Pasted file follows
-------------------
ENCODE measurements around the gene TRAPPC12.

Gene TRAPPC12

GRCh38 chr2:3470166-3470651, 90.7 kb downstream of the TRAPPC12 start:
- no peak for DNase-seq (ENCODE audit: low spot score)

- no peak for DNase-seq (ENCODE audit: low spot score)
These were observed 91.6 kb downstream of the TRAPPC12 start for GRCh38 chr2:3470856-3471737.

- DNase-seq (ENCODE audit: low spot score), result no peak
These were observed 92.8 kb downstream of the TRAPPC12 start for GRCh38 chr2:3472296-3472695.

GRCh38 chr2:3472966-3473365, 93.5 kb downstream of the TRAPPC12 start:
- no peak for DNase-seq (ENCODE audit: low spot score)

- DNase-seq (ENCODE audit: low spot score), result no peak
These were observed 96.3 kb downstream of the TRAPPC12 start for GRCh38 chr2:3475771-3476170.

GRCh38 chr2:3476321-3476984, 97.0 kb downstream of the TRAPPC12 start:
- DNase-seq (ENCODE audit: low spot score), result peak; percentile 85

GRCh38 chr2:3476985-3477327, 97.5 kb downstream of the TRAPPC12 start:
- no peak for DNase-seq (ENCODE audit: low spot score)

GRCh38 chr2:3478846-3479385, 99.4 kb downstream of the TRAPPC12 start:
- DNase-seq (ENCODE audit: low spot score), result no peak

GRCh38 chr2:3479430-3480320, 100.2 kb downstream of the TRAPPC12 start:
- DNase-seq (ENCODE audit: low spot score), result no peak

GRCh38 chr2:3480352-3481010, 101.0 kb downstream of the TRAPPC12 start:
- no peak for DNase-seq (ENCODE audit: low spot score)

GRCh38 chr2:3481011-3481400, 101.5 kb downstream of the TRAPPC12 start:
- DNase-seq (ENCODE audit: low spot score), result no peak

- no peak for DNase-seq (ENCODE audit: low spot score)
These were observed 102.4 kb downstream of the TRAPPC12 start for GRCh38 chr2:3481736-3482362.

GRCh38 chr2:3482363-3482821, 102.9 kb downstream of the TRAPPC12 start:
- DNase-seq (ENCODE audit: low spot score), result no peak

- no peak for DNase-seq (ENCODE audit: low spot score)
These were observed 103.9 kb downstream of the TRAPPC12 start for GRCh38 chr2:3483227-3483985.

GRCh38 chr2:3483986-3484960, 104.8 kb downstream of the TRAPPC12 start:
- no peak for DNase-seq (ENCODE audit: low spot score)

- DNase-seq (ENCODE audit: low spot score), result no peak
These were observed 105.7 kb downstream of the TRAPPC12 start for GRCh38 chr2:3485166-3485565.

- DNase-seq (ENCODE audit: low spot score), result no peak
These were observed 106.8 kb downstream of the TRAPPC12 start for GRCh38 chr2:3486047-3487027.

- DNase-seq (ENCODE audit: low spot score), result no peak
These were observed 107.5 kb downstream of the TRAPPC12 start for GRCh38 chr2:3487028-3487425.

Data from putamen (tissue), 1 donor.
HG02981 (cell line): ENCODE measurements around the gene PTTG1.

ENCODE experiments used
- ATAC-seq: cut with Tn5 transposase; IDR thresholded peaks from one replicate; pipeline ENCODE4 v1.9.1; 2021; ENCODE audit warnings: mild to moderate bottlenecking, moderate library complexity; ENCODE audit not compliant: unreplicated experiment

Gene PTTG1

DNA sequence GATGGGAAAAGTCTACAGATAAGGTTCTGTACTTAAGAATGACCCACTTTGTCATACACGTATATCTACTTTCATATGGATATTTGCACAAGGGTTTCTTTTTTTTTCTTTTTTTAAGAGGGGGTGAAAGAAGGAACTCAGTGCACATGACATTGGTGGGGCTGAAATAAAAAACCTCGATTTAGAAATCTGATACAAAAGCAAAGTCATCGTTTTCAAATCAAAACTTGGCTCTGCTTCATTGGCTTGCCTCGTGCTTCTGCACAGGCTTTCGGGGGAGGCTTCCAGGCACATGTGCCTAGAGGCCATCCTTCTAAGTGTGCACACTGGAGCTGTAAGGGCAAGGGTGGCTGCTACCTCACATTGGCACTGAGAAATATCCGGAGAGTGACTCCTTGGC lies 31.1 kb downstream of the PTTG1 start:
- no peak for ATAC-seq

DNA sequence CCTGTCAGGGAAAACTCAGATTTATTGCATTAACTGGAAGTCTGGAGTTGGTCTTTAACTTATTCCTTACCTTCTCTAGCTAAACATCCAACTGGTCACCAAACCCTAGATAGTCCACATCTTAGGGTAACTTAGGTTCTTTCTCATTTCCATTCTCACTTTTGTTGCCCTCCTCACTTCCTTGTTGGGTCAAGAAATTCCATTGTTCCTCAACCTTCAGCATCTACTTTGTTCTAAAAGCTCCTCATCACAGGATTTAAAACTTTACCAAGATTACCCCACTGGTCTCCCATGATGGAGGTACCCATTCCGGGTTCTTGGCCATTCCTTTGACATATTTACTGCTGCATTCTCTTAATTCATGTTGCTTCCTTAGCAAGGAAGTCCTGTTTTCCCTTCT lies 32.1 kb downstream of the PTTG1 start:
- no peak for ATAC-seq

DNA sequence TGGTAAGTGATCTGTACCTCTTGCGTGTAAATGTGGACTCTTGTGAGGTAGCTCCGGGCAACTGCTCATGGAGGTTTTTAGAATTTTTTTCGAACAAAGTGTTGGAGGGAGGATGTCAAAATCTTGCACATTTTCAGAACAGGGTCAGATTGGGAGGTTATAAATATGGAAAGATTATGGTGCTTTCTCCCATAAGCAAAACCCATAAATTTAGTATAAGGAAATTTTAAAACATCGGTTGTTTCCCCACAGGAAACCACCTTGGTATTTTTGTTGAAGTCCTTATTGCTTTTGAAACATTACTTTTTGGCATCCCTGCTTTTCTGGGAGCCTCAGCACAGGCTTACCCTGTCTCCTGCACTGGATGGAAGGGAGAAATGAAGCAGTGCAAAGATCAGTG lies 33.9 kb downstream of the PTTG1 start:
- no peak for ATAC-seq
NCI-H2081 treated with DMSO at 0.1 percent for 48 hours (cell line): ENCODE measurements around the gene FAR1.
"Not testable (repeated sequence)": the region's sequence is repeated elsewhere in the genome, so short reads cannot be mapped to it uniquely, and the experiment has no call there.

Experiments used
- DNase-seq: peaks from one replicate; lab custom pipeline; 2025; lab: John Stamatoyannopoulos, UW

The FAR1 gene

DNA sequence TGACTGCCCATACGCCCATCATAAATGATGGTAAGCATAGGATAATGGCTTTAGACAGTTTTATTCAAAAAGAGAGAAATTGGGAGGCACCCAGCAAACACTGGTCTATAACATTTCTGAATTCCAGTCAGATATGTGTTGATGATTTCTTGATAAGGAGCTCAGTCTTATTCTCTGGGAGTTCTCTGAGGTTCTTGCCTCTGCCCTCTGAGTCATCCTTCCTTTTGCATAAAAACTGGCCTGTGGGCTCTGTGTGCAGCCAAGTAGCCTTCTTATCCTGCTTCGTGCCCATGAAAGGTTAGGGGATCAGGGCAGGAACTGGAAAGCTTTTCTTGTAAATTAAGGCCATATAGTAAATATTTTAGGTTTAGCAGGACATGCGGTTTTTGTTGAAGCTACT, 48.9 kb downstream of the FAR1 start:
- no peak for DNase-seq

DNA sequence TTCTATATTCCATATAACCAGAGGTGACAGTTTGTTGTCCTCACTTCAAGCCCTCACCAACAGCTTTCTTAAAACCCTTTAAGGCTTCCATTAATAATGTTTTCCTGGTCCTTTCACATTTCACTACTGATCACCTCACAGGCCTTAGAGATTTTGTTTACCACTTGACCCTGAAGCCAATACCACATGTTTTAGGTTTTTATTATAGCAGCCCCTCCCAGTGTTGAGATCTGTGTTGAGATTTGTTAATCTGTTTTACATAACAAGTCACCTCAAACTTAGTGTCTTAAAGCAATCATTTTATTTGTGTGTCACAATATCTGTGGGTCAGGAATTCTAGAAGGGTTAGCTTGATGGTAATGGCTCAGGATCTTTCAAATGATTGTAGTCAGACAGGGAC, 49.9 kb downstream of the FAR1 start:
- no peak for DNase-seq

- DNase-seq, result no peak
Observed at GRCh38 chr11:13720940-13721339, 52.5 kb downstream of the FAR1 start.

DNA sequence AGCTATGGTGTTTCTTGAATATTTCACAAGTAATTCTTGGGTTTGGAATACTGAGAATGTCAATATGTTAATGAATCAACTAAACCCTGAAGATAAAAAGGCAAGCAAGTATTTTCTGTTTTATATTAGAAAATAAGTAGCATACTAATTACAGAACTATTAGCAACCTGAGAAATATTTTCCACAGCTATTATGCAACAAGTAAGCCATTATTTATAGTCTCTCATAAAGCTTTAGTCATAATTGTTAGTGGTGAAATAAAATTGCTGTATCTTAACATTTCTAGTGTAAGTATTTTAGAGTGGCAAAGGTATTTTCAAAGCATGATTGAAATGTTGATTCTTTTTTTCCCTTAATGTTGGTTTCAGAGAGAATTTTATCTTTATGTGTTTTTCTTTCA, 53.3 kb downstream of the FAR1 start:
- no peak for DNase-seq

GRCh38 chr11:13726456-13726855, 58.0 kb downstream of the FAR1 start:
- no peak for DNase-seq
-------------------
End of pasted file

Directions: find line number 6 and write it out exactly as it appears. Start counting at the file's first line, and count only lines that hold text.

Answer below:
These were observed 91.6 kb downstream of the TRAPPC12 start for GRCh38 chr2:3470856-3471737.